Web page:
A day after Interior Minister Ahsan Iqbal was attacked by a suspect believed to be affiliated with the Tehreek-i-Labbaik, ousted prime minister Nawaz Sharif insinuated that the state had emboldened the attacker to execute his plans.
Blaming the incident on the state's capitulation to Tehreek-i-Labbaik Pakistan (TLP) following the Faizabad sit-in and subsequent standoff with security forces in Islamabad last year, Sharif said: "This is the result of the distribution of Rs1,000 to the protesters. If the protesters had not been given Rs1,000 each, perhaps this day would not have come."
Explore: How the Islamabad protests happened
He was referring to an infamous incident, also captured on video, wherein representatives of the armed forces had handed out Rs1,000 cheques to protesters as the latter dispersed following the November 2017 dharna spearheaded by the TLP.
The TLP had protested for more than 20 days at Islamabad's Faizabad Interchange to have changes made to the Khatm-i-Nabuwwat oath in the Elections Act 2017 reversed.
The agitation had ended after the PML-N government failed to dislodge the protesters and launched a botched operation which eventually failed and forced the state to capitulate.
The government ended up conceding to nearly all of the TLP's demands — including the dropping of all cases against the protesters, who had at times turned violent and destroyed public property.
The army had played mediator between both parties, and the army chief was thanked in writing for the "special efforts" that led to the agreement.
After the 'surrender', Interior Minister Iqbal had said that “Civil & military leadership acted collectively [to] save the country from [the] threat of religion based violence. We must heal wounds [to] unite nation,” in a tweet on November 28, 2017.
However, contradicting the interior minister on the same day, TLP chief Khadim Hussain Rizvi had stated that it was the army which ensured the government met the protesters' terms.
"We told them [the government] that we cannot talk to you," Rizvi had told Samaa TV on November 28, 2017. "Then the army came in the middle and our companions met with army and ISI [Inter-Services Intelligence] bigwigs, generals etc."
"They told us they will get all of our demands accepted," Rizvi had said in a startling revelation.
Rizvi said that his team never met the interior minister — whose signatures were present on the agreement — and it "must have been" the army leadership which got Iqbal to sign the document.
What was the money for?
"I would like to know — and not just I, but many people would like to know — why the money was distributed, and with what motive? This question remains, and one day the reality will come to light. If this matter can be resolved now, then it should be resolved now," Nawaz Sharif said today.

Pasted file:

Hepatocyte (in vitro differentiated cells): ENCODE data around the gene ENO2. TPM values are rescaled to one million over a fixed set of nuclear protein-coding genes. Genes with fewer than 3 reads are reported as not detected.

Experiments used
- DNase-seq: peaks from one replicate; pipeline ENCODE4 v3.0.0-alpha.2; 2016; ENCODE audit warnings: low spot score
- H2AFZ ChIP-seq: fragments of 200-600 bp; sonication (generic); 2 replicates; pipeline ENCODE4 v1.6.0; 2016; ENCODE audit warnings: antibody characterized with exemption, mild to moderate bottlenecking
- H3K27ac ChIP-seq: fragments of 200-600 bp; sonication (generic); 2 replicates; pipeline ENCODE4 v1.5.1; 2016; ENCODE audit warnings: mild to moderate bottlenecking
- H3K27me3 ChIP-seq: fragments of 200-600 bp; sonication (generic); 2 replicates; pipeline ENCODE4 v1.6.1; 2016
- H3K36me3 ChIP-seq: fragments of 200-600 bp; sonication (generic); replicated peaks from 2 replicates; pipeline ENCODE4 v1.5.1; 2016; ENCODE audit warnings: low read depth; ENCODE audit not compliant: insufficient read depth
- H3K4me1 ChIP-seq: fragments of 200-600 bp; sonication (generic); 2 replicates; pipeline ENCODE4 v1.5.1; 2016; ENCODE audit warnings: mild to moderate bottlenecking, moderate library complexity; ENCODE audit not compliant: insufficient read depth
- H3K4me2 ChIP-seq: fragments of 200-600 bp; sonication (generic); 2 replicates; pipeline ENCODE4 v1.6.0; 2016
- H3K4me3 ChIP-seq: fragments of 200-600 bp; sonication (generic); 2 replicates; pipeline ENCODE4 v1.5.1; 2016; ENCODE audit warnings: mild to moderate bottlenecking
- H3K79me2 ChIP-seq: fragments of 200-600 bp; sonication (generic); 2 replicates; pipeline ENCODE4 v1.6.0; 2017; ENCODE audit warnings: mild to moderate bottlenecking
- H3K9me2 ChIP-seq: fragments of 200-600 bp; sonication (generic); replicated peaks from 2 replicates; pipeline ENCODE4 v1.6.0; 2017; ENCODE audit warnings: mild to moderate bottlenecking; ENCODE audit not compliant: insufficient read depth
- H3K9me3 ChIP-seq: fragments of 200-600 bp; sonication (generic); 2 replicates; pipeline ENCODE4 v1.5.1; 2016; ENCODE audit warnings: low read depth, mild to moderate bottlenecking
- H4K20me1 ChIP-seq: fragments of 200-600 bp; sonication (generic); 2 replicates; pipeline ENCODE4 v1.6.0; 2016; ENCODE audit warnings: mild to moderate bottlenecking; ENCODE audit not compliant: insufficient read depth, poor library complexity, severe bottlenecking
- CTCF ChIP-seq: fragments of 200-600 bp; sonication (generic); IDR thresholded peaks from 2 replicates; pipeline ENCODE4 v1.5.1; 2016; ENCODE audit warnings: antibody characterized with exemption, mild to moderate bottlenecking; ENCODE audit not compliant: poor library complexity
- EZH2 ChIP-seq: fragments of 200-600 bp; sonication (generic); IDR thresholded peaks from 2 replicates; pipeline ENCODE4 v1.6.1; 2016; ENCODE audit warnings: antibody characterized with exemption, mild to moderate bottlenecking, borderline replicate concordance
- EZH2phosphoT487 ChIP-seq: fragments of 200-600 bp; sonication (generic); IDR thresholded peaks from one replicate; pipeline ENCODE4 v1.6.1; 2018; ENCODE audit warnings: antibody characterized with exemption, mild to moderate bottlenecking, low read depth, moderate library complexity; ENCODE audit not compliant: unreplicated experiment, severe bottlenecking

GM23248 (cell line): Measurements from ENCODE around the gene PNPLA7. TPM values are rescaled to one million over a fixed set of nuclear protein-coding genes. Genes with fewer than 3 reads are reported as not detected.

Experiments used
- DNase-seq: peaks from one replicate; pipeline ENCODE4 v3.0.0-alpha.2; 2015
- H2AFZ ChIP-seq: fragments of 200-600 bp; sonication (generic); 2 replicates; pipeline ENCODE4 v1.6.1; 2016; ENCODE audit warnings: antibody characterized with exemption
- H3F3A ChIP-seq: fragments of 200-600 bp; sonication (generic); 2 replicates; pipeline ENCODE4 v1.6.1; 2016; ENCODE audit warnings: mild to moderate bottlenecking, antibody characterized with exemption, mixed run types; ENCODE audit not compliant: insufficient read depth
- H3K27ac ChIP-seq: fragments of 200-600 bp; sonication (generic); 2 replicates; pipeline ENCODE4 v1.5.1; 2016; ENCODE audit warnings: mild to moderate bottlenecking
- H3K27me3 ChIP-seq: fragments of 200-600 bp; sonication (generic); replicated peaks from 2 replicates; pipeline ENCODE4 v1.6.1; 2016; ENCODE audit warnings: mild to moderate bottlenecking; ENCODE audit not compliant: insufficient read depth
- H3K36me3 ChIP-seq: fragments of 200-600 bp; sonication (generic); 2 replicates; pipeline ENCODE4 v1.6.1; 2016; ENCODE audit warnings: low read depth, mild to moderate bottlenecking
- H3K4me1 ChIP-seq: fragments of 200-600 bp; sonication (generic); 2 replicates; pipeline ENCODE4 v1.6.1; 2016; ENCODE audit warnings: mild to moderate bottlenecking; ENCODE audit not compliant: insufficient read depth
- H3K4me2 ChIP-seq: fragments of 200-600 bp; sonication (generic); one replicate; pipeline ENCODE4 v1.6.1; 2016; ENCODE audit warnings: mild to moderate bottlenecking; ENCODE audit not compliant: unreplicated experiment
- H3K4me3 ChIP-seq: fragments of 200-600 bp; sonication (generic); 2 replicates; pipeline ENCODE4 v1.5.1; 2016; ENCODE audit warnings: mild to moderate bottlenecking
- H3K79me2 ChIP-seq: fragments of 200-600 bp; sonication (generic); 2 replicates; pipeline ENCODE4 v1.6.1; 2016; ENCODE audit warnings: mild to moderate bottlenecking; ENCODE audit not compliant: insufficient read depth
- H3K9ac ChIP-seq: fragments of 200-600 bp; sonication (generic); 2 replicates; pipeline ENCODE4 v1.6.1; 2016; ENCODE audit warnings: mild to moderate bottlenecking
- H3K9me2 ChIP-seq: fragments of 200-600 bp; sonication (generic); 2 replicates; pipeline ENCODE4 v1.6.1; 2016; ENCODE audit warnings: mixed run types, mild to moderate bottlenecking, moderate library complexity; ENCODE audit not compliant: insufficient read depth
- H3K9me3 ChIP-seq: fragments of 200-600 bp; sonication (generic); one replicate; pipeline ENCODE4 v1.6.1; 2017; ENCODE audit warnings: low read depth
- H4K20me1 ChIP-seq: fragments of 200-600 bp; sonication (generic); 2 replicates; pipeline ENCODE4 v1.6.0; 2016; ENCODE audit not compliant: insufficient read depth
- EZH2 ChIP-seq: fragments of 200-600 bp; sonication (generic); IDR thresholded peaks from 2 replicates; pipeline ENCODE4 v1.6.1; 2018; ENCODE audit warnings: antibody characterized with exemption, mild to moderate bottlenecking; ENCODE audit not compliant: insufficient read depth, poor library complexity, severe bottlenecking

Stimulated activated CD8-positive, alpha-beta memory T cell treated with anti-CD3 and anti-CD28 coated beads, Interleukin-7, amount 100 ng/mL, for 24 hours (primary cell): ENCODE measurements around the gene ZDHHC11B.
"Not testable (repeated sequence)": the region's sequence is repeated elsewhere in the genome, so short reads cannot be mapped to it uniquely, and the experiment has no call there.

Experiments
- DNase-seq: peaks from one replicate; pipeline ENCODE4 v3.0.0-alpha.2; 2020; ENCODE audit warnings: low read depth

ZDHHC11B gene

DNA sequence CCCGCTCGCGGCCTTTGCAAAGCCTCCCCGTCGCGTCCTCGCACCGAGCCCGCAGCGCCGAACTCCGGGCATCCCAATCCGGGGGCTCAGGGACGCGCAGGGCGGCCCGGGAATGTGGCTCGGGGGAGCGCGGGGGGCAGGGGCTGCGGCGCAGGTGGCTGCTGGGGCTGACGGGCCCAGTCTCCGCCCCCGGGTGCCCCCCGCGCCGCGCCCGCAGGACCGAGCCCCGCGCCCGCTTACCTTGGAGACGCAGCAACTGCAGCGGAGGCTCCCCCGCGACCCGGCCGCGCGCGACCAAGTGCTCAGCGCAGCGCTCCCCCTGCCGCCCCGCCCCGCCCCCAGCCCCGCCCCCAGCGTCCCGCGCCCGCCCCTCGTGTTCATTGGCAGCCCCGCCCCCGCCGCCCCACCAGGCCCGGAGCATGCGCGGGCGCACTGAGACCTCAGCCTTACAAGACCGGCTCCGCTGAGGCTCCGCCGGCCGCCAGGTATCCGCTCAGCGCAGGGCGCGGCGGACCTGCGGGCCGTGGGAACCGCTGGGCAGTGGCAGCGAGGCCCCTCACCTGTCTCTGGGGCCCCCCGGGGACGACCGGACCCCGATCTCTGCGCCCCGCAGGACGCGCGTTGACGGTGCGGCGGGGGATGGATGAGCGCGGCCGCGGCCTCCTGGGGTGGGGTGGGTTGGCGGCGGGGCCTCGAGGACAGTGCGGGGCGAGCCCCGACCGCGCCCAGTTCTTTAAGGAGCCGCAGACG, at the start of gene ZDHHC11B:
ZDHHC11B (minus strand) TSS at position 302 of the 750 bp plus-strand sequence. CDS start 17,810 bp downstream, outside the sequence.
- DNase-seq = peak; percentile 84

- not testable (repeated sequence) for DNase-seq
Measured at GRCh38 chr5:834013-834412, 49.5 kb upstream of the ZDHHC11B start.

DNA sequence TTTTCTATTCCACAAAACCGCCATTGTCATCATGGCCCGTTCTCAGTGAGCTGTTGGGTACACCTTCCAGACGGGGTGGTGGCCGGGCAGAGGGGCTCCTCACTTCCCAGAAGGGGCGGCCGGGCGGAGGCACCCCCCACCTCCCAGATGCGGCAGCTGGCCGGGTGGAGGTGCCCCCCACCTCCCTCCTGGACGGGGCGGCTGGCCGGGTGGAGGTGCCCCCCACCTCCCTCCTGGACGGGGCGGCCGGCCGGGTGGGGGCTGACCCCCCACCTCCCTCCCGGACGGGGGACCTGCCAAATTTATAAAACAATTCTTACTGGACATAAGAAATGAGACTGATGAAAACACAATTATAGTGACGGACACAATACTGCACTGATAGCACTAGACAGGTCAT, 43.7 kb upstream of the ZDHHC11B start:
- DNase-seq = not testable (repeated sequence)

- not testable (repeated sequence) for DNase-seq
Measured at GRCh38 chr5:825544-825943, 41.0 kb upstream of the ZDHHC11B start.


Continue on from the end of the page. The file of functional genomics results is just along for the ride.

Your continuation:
While referring to an ongoing case in the Islamabad High Court concerning the Faizabad sit-in, Sharif also pointed out that Justice Shaukat Aziz Siddiqui had "asked relevant questions [from the state, about the protests], to which there was no response".
Justice Siddiqui had previously questioned the army's involvement in and the legal standing of the Faizabad agreement, saying that none of its terms could be legally justified.
"Similarly, no one responded to questions raised by [Supreme Court] Justice Qazi Faez Isa," Sharif added. Justice Isa had previously asked who had backed the sit-in while lashing out at security agencies for "failing to produce a new report" in court after a previous report on the fiasco was found unsatisfactory.
'Failed attempt to restrict political activity'
Separately, the leader of the House in the Senate, Raja Zafarul Haq, described the assassination attempt on Ahsan Iqbal as a "failed attempt to restrict political activity".
"The culture of intolerance in this country must be discouraged," he asserted. "Extremism should not harm the political process, and all schools of thought must come together to condemn these acts of terror."
"We will need to take organised steps to curb this culture of intolerance. All political parties are united in creating a favourable political environment for timely elections and the continuation of the democratic process," he added.
"The entire nation is strongly opposed to extremism and intolerance."
Leader of the Opposition in Senate Sherry Rehman strongly condemned the incident and said the attack was "a message" for politicians and that an environment of fear was deliberately being created.
She vowed that political forces would fight the situation and would not allow for any more violence.
"It would be incorrect to call the incident an accident," PPP Senator Raza Rabbani noted, adding that the fall-back of the incident needs to be analysed.
"This is the result of attempts to mainstream banned organisations," he further said, adding that the situation is deliberately being worsened so that elections can be postponed.